WEDNESDAY, Dec. 26
Let’s start off the week right: by poking a small but well-defined hole in the increasingly popular world of “LEED Certification.” Standing for “Leadership in Energy and Environmental Design,” LEED is a rating system designed by the nonprofit U.S. Green Building Council (USGBC) for architects and land developers. Builders and environmentalists are fast adopting LEED as their favorite buzzword—mega-developer Everett Dowling of Dowling Co. constantly advertises his new projects as LEED certified, and former state Representative Brian Schatz wrote in the Dec. 18, 2007 Hawai‘i Island Journal that, “every state, county, and federal building should be built meeting the LEED… standards.” The problem, as an article written by Daniel Brook and posted today on Slate.com makes clear, LEED is mostly just greenwash for big, otherwise non-green corporations. “The point system creates perverse incentives to design around the checklist rather than to build the greenest building possible,” Brook wrote. “Installing a $395 bike rack is worth the same under the LEED checklist as installing a $1.3 million environmentally sensitive heating system.” While Brook points out that the USGBC is working on the LEED checklist, he also adds that the real goal here should be making “green communities”—not just green structures. But if that were the case, developers like Dowling would have a very hard time convincing people that projects like his building super-condos for the super-wealthy on the very sensitive Makena shoreline was in any way “green.”
THURSDAY, Dec. 27
So the Alakai cancelled its voyage to Maui today because of “high sea conditions,” according to Hawaiisuperferry.com. The boat didn’t sail yesterday either, for the same reason. And the company just announced that bad weather will force the boat to stay in port tomorrow as well. Let’s recap: with heavily discounted fares, low passenger interest, voyages to Kauai indefinitely on hold due to intense residential hatred and trips to the Big Island still at least a year away, another ferry under construction, $180 million in federal loan guarantees, a $40 million barge-thing in Kahului to pay off and now weather cancellations, the Superferry doesn’t appear to be in a particularly strong financial situation, even with the state Legislature rescuing it from the perils of our own environmental laws. But it’s still got “super” in its name, right? And nothing that’s super ever fails, right?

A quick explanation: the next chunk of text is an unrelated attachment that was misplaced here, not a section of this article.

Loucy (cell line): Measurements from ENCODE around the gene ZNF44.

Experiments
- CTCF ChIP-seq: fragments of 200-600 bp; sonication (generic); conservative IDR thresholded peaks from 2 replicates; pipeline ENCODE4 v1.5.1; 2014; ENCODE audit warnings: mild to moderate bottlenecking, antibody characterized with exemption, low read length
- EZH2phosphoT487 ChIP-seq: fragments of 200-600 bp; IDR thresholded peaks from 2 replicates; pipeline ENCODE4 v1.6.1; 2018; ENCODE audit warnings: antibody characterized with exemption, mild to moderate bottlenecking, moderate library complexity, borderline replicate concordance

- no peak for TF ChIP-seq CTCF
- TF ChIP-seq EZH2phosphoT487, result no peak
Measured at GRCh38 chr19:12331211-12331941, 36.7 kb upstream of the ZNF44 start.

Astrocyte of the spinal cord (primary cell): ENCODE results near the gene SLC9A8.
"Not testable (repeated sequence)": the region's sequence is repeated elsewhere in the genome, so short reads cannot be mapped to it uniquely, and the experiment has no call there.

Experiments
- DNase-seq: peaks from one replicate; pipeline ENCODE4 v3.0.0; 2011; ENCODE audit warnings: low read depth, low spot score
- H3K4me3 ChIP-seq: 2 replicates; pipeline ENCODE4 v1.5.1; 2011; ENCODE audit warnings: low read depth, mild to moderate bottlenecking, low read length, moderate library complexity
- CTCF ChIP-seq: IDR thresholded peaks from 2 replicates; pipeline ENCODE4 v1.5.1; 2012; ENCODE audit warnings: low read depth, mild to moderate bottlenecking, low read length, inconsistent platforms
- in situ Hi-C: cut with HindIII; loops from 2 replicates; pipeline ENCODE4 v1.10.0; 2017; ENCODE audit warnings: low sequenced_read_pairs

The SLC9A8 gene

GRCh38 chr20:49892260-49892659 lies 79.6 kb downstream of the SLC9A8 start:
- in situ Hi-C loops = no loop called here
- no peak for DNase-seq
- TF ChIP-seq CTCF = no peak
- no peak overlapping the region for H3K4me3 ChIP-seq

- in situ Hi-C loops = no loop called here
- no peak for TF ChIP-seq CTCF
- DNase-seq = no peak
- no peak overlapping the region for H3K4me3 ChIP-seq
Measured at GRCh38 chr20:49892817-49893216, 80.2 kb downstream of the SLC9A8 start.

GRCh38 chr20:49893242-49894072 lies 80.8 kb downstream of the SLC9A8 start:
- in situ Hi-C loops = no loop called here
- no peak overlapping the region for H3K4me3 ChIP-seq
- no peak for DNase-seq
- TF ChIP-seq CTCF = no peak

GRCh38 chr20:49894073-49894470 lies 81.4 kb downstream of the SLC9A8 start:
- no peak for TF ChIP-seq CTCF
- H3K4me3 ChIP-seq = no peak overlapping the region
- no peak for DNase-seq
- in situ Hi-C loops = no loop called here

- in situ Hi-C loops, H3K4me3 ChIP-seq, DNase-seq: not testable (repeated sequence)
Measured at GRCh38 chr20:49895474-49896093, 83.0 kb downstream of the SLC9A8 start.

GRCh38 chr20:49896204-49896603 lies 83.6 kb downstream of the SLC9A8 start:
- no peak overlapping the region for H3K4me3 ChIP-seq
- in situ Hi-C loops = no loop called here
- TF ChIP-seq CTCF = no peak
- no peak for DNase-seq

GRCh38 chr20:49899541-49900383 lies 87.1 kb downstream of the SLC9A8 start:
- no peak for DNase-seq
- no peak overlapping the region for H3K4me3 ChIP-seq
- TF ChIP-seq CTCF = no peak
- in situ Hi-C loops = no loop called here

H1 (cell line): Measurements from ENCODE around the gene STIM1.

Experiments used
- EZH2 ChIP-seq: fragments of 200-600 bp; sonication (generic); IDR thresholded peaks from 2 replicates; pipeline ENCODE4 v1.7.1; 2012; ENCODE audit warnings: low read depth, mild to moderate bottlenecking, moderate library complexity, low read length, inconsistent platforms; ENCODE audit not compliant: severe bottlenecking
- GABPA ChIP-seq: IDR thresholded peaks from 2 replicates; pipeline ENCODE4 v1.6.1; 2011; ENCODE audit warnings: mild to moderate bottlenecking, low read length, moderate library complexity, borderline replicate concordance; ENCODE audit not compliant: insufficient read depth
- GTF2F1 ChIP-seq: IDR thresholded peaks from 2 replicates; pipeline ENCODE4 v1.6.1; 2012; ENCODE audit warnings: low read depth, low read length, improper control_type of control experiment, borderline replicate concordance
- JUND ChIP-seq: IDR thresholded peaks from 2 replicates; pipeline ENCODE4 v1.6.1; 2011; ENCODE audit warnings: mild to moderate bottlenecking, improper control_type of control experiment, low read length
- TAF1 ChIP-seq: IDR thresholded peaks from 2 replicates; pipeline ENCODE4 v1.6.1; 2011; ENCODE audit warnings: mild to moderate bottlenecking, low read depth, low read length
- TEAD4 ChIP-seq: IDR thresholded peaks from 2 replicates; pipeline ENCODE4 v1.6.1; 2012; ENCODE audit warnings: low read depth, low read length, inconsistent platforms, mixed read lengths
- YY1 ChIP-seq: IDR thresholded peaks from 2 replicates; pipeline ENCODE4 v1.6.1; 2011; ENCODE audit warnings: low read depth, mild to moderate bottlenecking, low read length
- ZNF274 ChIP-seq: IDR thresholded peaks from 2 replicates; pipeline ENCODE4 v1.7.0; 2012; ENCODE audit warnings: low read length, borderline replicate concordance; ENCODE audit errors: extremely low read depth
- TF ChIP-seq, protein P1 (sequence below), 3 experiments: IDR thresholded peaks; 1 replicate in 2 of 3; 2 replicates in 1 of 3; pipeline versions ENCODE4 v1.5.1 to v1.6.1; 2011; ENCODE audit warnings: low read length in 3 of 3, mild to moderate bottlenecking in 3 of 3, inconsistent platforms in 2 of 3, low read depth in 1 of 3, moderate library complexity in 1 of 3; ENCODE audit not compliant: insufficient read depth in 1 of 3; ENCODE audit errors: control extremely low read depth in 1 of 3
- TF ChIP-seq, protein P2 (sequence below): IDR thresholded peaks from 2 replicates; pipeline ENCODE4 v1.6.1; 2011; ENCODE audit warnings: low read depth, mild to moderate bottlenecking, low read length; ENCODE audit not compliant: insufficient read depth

FRIDAY, Dec. 28
Now, today—nearly 65 years after the fact—the National Park Service is starting to investigate how best it can preserve the internment camps that held Japanese-Americans during America’s involvement in World War II. According to an Associated Press story in today’s Honolulu Advertiser, Congress has approved but not yet appropriated the grand sum of $38 million (about what this country spends on the Iraq War every four hours) to save “what is left of the camps” and “develop educational programs.” What’s even funnier than that is the following quote from a high school teacher named John Hopper, who’s trying to teach people about a camp near his school in Granada, Colorado: “I think it’s important for this country to try to understand the mistakes that we’ve made.” Mr. Hopper, try not to be disappointed if few agree with you. Anyway, the story is mainly concerned with those large-scale camps erected on the mainland, but for a time during the war, Maui also had a prison. Basically a temporary gathering camp, soldiers herded Japanese-Americans on the island there, where they stayed until they could be shipped over to larger camp on Sand Island on Oahu (see the Aug. 2, 2007 Maui Time story “The Camp” for more on this). Of course, there’s not much the National Park Service can do about the Haiku camp—it’s long since vanished completely from town. Mr. Hopper of Granada, Colorado might consider that one of our society’s mistakes, but to me, it was much more of a choice.